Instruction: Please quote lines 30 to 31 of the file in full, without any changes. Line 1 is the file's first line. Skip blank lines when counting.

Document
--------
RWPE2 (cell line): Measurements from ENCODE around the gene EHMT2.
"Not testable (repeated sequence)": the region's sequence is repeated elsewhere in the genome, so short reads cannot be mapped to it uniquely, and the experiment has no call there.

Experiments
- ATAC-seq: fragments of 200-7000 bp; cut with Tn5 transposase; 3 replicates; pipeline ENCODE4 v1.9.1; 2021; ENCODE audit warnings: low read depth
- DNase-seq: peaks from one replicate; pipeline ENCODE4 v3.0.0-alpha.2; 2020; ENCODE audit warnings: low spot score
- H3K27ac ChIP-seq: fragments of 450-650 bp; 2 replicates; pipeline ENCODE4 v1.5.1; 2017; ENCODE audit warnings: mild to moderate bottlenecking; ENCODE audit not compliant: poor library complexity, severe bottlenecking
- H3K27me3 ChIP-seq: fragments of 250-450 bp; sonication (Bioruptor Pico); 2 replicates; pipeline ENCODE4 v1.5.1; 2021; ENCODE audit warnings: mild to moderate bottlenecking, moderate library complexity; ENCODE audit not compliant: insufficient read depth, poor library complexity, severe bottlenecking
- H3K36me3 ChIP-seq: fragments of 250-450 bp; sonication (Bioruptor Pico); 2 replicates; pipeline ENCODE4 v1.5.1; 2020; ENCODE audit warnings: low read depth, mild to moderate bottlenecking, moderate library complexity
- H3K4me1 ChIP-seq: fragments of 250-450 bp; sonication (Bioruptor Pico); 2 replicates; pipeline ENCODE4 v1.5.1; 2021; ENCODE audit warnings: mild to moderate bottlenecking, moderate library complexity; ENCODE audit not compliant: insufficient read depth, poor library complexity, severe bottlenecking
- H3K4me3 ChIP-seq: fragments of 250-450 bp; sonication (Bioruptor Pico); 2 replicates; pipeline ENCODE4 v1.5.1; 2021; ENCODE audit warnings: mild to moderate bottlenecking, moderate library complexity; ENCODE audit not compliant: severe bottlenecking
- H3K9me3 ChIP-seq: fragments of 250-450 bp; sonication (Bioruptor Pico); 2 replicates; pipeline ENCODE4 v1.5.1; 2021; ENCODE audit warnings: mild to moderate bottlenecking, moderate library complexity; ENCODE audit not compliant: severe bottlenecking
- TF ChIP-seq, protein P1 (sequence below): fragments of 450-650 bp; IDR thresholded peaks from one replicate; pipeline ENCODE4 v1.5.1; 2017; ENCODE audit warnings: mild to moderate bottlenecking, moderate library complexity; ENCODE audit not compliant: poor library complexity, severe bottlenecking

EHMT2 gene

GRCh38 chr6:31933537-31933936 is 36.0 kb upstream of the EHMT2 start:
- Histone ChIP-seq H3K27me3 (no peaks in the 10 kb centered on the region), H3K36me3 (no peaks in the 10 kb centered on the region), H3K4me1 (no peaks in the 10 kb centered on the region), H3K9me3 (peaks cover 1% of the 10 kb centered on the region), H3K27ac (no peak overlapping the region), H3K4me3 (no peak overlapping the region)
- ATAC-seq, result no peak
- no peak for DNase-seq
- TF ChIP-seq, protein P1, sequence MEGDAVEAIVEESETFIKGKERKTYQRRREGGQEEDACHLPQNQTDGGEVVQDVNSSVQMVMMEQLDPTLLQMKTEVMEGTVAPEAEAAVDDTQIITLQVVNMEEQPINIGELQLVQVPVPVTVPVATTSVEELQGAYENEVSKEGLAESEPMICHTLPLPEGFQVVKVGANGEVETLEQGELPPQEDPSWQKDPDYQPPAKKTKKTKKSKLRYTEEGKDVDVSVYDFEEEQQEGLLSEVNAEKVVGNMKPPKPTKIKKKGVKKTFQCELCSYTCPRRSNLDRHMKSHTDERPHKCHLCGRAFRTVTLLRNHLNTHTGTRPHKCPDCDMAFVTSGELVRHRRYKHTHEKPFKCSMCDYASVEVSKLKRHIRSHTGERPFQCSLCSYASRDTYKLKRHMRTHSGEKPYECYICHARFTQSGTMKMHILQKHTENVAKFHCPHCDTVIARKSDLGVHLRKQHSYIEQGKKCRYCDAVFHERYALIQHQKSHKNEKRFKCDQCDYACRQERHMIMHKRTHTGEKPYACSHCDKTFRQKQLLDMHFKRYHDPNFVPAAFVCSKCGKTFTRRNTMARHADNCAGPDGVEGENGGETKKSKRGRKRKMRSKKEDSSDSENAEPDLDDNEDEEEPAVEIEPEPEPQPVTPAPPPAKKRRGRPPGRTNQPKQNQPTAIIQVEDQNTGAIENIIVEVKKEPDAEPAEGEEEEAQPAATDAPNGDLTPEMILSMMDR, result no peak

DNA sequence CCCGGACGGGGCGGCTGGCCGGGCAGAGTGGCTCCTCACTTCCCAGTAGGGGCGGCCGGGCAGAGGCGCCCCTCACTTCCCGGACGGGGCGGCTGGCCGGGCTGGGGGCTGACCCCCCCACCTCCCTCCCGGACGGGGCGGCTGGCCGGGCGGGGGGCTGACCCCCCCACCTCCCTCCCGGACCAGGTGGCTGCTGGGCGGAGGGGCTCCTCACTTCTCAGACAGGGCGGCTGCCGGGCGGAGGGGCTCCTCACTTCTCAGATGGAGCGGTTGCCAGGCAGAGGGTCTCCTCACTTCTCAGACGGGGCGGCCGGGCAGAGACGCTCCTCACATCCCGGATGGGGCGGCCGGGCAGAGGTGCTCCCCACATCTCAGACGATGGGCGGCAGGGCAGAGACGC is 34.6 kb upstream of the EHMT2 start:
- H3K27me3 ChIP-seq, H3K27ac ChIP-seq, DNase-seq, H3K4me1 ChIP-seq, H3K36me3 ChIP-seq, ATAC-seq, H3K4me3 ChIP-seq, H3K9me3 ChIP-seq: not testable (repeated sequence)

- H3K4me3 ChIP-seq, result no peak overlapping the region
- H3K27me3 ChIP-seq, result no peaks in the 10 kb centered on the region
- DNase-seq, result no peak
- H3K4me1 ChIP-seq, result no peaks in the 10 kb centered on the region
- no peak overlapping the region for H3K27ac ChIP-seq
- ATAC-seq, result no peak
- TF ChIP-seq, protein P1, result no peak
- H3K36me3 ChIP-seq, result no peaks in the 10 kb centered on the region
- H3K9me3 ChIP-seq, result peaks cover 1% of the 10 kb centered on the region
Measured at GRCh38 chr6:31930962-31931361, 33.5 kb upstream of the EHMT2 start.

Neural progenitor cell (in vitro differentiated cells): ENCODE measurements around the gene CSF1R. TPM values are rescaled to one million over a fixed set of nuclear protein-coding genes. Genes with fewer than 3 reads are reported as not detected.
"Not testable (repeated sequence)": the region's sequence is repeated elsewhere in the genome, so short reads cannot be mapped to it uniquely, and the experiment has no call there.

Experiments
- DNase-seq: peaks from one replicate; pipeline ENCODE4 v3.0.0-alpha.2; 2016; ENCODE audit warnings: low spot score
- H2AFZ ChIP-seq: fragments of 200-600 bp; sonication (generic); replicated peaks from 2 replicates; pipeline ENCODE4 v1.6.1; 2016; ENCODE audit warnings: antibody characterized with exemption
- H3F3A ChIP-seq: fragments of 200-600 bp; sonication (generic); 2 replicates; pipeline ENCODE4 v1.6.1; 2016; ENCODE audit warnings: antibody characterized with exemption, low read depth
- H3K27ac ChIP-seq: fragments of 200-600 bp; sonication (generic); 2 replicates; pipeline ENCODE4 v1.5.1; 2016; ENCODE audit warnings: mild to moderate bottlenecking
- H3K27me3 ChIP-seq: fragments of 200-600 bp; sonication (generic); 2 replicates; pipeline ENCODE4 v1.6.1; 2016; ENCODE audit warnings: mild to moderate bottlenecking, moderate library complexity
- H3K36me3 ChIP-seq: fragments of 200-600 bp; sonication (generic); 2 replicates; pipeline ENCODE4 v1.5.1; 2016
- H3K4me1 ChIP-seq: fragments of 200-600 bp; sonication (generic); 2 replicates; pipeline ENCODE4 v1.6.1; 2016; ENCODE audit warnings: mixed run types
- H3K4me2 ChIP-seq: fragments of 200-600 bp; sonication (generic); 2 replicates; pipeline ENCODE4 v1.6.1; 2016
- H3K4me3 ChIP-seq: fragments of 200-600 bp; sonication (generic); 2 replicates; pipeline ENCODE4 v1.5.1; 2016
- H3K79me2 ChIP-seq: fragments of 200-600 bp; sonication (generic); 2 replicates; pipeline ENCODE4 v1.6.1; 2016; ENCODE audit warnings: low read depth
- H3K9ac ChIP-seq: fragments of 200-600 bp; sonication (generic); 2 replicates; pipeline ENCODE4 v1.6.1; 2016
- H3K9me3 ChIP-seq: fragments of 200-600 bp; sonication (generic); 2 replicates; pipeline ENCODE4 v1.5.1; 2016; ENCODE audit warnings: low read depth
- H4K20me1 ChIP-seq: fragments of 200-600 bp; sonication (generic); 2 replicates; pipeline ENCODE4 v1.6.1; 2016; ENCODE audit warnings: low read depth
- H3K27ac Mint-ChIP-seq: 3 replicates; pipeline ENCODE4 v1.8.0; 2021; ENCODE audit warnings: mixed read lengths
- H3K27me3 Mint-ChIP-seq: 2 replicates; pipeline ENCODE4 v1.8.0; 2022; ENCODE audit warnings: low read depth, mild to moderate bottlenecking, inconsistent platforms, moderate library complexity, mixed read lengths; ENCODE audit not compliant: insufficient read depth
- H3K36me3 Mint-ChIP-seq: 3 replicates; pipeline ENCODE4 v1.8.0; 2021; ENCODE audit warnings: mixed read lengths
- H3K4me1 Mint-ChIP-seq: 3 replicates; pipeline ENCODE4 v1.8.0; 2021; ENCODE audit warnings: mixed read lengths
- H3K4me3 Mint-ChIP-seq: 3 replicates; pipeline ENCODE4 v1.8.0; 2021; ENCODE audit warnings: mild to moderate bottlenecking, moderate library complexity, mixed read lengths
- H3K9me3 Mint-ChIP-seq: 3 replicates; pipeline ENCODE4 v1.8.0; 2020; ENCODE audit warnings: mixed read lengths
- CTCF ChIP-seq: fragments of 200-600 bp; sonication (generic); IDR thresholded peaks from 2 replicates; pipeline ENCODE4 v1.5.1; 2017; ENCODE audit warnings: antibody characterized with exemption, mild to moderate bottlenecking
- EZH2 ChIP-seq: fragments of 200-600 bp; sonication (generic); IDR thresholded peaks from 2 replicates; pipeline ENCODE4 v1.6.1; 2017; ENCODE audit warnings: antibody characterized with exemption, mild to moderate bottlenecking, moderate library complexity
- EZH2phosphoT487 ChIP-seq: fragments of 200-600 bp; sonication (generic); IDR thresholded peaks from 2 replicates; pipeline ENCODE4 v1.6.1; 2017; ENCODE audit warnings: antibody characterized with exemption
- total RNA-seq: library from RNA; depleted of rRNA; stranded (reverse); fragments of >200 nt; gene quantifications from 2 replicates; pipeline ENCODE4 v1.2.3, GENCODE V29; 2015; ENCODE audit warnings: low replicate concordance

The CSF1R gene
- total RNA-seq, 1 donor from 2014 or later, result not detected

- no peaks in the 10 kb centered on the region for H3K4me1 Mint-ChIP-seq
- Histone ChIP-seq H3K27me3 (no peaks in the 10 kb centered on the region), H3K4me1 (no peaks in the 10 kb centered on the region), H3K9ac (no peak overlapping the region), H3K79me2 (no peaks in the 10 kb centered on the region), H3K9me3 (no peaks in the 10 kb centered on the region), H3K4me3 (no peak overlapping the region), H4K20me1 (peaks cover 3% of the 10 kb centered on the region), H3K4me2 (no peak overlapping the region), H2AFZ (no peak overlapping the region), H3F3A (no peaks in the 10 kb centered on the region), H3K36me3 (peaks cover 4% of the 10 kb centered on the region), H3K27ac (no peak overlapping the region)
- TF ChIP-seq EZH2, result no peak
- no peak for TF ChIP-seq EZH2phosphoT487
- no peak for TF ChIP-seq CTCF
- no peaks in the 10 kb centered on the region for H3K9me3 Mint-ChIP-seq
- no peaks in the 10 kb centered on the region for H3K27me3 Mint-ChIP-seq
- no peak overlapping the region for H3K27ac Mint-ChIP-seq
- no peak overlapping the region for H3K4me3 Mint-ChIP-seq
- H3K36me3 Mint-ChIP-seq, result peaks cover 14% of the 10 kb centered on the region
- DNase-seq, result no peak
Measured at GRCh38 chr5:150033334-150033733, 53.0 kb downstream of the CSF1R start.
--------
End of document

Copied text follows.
Measured at GRCh38 chr6:31930962-31931361, 33.5 kb upstream of the EHMT2 start.

Neural progenitor cell (in vitro differentiated cells): ENCODE measurements around the gene CSF1R. TPM values are rescaled to one million over a fixed set of nuclear protein-coding genes. Genes with fewer than 3 reads are reported as not detected.